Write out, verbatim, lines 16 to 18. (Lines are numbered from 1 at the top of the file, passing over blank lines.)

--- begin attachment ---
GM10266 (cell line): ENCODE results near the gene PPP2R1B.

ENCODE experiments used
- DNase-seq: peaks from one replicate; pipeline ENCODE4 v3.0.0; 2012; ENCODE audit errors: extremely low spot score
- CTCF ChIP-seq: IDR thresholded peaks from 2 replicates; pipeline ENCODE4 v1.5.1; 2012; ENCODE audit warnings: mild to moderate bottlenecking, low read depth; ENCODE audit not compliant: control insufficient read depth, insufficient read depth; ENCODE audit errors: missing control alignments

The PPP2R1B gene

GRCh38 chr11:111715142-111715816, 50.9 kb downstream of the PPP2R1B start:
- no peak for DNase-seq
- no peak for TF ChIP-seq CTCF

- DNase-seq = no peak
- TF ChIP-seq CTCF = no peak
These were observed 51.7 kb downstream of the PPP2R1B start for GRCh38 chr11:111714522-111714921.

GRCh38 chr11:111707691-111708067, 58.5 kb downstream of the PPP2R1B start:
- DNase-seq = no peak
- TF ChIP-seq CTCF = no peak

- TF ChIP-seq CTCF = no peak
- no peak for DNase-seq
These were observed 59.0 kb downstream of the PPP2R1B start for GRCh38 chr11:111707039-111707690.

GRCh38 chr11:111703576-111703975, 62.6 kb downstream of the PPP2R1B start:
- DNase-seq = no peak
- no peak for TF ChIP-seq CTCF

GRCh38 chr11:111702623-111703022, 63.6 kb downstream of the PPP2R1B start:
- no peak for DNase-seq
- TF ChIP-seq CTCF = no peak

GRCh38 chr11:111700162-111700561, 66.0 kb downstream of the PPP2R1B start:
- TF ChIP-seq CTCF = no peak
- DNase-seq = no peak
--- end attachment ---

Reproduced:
- no peak for DNase-seq
These were observed 59.0 kb downstream of the PPP2R1B start for GRCh38 chr11:111707039-111707690.

GRCh38 chr11:111703576-111703975, 62.6 kb downstream of the PPP2R1B start: